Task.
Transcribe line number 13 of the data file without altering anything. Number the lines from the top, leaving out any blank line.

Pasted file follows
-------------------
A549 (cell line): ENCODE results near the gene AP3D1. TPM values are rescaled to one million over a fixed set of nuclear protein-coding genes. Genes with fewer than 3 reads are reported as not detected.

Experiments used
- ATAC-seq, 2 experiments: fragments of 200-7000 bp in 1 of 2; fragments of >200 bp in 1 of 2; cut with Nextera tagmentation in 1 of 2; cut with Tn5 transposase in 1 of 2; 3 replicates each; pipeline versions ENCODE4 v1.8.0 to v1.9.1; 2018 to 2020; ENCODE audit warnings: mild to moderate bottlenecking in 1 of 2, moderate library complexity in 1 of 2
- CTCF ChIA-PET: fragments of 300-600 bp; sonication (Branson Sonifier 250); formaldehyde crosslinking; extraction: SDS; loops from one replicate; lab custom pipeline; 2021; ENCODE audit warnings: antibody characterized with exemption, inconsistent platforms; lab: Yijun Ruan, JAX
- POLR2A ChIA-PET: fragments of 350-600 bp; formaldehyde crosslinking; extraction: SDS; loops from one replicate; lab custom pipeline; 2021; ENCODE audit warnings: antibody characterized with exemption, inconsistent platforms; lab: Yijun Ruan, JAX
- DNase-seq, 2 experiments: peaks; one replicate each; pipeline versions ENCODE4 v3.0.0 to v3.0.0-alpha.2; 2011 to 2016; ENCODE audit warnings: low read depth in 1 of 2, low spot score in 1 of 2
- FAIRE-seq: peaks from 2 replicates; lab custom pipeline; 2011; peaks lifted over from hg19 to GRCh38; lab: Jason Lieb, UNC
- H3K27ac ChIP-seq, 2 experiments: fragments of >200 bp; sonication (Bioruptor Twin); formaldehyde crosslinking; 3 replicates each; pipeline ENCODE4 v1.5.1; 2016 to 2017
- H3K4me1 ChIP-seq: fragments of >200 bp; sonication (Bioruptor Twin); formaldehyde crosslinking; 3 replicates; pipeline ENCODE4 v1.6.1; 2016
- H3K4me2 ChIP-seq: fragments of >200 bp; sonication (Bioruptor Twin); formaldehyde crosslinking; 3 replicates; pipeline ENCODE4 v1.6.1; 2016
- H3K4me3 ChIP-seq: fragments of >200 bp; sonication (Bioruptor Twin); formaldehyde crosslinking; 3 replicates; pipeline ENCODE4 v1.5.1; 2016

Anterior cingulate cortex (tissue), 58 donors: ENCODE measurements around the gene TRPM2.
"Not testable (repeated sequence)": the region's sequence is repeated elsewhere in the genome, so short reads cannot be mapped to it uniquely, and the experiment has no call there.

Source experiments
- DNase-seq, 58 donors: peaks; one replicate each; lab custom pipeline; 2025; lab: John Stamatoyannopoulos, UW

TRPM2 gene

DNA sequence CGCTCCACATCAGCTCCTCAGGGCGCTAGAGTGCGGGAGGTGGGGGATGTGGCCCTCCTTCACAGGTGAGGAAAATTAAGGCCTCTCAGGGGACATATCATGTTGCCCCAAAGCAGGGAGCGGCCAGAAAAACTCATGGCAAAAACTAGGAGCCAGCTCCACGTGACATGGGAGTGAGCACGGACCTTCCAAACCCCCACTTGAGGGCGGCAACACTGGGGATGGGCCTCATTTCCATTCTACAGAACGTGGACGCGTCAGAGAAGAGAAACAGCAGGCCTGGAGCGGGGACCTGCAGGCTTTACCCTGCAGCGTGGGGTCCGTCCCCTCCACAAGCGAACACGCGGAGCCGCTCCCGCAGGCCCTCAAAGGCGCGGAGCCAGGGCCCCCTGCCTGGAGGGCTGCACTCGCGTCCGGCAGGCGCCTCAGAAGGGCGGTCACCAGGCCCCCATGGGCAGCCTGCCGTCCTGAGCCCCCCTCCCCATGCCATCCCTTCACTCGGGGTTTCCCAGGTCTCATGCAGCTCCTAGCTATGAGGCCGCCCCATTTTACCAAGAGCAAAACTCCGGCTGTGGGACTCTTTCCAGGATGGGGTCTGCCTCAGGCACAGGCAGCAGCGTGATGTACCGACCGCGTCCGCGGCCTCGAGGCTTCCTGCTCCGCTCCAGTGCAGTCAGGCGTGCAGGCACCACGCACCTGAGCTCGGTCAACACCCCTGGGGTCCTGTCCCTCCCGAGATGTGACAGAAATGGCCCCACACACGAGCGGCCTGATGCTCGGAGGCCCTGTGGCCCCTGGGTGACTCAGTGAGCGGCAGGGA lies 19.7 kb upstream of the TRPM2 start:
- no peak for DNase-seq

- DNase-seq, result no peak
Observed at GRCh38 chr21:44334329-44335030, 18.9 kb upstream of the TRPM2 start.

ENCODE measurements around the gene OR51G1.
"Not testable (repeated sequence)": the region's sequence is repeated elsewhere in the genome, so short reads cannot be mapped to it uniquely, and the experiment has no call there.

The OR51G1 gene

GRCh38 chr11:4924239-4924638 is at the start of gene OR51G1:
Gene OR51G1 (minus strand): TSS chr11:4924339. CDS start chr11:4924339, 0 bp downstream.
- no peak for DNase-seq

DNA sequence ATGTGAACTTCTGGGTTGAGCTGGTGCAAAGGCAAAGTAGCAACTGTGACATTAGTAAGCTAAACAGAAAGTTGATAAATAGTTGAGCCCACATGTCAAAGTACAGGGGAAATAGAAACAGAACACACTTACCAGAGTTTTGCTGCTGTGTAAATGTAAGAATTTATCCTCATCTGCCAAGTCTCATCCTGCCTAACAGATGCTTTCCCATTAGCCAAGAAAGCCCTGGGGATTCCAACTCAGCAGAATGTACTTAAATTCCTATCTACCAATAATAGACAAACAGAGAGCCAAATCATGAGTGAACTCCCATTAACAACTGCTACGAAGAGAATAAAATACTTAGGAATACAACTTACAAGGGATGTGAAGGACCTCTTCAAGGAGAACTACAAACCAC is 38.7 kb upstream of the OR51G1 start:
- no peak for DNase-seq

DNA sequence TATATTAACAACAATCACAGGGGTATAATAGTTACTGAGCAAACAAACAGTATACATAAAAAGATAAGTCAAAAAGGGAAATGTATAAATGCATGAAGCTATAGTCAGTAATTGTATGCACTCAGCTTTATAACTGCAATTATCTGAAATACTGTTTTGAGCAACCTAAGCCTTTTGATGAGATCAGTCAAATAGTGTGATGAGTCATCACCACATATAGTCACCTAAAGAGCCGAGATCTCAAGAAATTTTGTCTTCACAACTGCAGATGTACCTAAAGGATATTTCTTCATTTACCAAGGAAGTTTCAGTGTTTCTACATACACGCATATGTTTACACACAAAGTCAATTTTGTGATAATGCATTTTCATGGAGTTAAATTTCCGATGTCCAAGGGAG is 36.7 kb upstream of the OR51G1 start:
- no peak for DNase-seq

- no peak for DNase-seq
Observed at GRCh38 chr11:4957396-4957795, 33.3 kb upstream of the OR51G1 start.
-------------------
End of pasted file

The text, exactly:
"Not testable (repeated sequence)": the region's sequence is repeated elsewhere in the genome, so short reads cannot be mapped to it uniquely, and the experiment has no call there.